Lasting powers of attorney – why do we need them and are they really necessary?
According to the latest NHS statistics, there are 820,000 people in the UK suffering from some form of dementia. By 2030, the number is projected to grow by 80%. For those affected and their families, this diagnosis can be devastating.
Coming to terms with the emotional impact of the syndrome is bad enough, yet the practical aspects of what this means can sometimes be overlooked.
Who will look after mum’s finances, for example, if she, herself, is no longer able to do so? What if mum has to go into a care home and the fees need to be paid from her bank account? What if the house needs to be sold (or rented out), to supplement the fees which she has to pay?
Lasting powers of attorney (LPAs) will solve this problem, because they will give someone else the authority (called the attorney) to act on behalf of mum. Attorney(s) will be able to deal with her property and financial affairs, as well as making important decisions about her health and welfare. This can include making decisions about life-sustaining treatments, depending on mum’s wishes.
In our opinion, the LPA is such an important document that we consider that everyone should have one, regardless of their age or state of health.
It is important to make sure that the LPAs are set up and registered at the Office of Public Guardian, before the donor becomes mentally incapable, otherwise an application will have to be made to the Court of Protection, and this is a much more expensive and time-consuming process – a bureaucratic nightmare, in fact! It can take months to sort out, and the costs can escalate into thousands of pounds (as opposed to a few hundred pounds, under normal circumstances).
There are two types of LPA: one for property and financial affairs; a second for health and welfare. Both of these must be registered at the Office of Public Guardian, before they can be used.
The property and financial affairs LPA can be used as soon as it has been registered, while that for health and welfare may be used only when the donor becomes mentally incapable. This may sound confusing, so the following is an example of what can go wrong, if no attorney is appointed under an LPA:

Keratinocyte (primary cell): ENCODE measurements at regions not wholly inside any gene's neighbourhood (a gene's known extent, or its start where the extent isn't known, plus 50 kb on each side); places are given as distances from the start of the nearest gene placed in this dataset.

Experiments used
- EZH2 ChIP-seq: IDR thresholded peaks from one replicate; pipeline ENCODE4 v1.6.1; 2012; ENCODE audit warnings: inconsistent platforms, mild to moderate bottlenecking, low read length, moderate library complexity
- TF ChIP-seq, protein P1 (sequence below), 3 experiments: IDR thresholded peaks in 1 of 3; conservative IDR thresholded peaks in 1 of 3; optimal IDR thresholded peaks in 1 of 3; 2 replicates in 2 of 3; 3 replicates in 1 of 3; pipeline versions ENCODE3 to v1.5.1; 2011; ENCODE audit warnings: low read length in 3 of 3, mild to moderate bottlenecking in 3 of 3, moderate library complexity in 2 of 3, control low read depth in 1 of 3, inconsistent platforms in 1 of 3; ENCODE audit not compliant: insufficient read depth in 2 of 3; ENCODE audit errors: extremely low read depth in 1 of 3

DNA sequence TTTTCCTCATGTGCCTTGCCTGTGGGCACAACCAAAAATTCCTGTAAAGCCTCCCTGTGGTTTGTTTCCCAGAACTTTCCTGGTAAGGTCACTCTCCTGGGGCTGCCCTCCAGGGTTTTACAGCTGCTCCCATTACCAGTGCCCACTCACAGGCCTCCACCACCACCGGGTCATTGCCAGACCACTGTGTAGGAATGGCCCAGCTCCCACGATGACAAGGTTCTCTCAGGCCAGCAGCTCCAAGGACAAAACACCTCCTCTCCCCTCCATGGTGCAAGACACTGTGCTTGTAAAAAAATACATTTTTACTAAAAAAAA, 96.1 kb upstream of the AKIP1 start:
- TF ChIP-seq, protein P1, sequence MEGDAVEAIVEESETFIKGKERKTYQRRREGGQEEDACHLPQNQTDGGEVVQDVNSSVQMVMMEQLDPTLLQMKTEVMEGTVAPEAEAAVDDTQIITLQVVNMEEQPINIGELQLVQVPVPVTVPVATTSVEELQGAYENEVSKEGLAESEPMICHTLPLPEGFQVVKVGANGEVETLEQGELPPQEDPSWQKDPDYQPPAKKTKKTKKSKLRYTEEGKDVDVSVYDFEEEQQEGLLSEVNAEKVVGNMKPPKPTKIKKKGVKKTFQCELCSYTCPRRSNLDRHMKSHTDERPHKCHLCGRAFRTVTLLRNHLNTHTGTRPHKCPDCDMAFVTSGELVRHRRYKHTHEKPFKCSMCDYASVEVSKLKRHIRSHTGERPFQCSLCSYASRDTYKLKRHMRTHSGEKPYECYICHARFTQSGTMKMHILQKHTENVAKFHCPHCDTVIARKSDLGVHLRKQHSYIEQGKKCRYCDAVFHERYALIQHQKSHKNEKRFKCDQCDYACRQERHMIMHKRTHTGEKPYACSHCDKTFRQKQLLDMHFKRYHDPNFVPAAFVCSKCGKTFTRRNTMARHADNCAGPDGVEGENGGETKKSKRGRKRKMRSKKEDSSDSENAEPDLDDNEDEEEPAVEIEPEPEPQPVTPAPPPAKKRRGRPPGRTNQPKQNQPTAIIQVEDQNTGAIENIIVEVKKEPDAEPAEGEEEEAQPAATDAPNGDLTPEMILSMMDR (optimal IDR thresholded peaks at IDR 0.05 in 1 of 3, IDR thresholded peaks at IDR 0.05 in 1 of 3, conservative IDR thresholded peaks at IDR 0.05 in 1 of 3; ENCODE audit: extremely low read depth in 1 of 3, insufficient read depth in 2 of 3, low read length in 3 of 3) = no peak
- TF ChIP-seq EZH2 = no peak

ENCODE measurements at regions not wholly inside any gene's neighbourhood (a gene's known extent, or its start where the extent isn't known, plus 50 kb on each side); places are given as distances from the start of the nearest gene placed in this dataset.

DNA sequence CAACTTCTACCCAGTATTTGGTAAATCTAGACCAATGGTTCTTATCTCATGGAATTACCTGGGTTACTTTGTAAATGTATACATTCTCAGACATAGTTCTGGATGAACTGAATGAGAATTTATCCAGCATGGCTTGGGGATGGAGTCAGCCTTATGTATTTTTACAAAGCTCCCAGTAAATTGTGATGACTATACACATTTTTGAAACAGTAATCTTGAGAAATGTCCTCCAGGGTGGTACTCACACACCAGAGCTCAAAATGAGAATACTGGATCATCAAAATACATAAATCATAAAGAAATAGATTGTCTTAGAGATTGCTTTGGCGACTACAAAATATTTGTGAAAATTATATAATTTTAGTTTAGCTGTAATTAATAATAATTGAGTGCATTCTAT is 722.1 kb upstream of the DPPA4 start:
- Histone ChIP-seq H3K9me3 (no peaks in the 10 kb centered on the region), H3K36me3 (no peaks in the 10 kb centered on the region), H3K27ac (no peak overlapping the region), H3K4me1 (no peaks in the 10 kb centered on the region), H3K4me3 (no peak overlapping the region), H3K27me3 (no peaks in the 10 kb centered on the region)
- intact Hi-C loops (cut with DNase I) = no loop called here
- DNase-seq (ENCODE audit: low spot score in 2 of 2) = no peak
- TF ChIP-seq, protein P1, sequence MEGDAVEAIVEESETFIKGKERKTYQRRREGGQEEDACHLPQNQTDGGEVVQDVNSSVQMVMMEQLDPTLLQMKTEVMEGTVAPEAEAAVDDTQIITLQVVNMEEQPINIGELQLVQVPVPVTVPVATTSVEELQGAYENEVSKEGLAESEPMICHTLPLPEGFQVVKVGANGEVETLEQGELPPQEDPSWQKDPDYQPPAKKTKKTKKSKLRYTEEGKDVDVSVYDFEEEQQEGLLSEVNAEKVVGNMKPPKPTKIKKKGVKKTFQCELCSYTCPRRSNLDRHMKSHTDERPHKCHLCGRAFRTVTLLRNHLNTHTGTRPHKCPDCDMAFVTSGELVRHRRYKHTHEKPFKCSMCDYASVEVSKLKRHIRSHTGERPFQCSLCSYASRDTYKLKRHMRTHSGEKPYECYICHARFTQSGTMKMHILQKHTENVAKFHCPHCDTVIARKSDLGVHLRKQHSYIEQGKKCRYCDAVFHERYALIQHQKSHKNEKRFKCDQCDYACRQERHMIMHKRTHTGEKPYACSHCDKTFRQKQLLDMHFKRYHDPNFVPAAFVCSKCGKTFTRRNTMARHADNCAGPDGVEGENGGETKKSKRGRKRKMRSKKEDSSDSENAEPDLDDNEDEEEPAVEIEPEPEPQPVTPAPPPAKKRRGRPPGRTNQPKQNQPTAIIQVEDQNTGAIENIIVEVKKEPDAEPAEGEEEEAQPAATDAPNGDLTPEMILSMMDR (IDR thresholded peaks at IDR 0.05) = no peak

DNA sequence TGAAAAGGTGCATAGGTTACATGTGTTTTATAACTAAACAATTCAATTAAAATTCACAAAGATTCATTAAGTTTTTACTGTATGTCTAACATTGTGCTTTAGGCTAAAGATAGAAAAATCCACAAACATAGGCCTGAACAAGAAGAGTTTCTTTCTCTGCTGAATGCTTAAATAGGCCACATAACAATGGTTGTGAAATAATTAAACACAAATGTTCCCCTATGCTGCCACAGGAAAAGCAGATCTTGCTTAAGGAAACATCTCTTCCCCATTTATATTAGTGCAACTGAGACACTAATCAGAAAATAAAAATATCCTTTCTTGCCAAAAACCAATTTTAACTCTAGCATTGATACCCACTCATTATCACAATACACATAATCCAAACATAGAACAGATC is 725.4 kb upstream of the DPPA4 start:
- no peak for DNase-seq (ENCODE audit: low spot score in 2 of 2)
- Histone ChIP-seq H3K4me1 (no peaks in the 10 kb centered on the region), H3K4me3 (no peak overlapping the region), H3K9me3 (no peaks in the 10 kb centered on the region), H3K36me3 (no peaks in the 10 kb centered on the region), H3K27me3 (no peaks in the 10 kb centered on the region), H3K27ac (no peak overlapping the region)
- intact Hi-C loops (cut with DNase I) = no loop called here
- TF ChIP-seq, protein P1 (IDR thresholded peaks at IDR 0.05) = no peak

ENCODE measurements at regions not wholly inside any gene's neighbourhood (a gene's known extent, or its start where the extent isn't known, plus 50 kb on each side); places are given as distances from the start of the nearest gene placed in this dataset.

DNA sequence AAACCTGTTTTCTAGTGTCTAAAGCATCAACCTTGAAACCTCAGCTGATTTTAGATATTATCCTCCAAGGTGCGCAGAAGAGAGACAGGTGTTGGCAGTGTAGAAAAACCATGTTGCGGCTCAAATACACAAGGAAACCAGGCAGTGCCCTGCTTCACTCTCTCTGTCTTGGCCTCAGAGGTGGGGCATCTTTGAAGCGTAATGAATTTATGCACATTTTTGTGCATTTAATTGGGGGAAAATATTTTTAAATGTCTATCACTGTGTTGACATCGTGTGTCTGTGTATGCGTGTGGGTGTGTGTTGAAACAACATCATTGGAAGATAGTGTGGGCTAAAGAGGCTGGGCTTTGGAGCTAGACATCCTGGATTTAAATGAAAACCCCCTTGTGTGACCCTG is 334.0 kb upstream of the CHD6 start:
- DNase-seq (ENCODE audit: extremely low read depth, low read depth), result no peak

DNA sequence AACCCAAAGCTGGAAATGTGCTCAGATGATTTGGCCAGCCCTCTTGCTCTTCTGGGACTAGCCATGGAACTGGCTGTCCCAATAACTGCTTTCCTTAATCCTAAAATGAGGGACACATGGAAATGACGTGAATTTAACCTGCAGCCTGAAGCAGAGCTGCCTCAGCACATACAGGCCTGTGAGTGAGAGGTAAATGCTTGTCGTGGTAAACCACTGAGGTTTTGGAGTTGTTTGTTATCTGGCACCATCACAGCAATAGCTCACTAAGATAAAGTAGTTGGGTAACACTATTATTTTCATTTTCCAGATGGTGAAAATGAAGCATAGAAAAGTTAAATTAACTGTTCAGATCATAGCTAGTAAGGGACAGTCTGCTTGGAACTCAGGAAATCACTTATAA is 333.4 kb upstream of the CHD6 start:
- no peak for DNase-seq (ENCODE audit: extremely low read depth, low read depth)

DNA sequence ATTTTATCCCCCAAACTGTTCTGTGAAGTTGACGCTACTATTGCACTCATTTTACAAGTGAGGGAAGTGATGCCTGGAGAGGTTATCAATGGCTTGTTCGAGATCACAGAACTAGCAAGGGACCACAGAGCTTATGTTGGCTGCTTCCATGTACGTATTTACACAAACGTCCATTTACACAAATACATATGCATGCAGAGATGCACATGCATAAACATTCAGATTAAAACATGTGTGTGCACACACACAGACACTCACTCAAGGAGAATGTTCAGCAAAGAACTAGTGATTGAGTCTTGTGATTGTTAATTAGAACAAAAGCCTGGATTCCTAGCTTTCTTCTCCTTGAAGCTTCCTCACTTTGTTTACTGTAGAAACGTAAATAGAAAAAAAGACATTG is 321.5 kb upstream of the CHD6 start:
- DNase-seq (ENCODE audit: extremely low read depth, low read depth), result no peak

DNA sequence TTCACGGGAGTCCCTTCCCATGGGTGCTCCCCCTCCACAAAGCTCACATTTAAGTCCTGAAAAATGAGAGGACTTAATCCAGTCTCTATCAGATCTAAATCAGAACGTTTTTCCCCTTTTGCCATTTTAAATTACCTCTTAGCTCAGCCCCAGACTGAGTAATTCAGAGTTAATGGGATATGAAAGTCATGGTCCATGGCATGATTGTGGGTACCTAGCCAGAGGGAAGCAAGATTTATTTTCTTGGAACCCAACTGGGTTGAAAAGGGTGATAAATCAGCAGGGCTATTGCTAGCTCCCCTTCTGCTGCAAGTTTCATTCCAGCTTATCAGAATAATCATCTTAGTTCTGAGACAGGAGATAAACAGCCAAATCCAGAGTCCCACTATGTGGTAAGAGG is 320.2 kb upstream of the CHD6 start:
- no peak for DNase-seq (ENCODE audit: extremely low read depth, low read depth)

Mum and dad own their house jointly, and dad is diagnosed with Alzheimer’s. Mum cares for dad at home for a few years and then becomes ill herself. Mum eventually dies under the strain, and dad has to go into care.
The house is owned as ‘joint tenants’, meaning that dad (being the survivor) inherits the whole house automatically*. There is no LPA set up for dad; therefore, nobody has the authority to deal with the house in which mum and dad lived and no one can deal with his financial affairs or make decisions, when it comes to his health and welfare.
If LPAs had been set up for dad while he was in good health, then his attorneys could have managed all of this for him, including selling or renting the house (if necessary), to fund his care.
Even where couples have joint bank accounts and one has to go into care, this may not solve the problem, as some accounts will be frozen by the bank, if one of the account-holders loses mental capacity.
It is prudent to consider LPAs when writing your will – and we discuss this with our clients as a matter of course. You may find the following link helpful:
*Property can be owned jointly as ‘tenants in common’, meaning that each will own a specific share and that share can be left to someone else in your will, rather than your spouse or partner. This can sometimes be more tax-efficient or beneficial overall, depending on your circumstances.
For further information on LPAs or joint ownership of property, please contact Mary Hoffman (Swindon office, 01793 538198).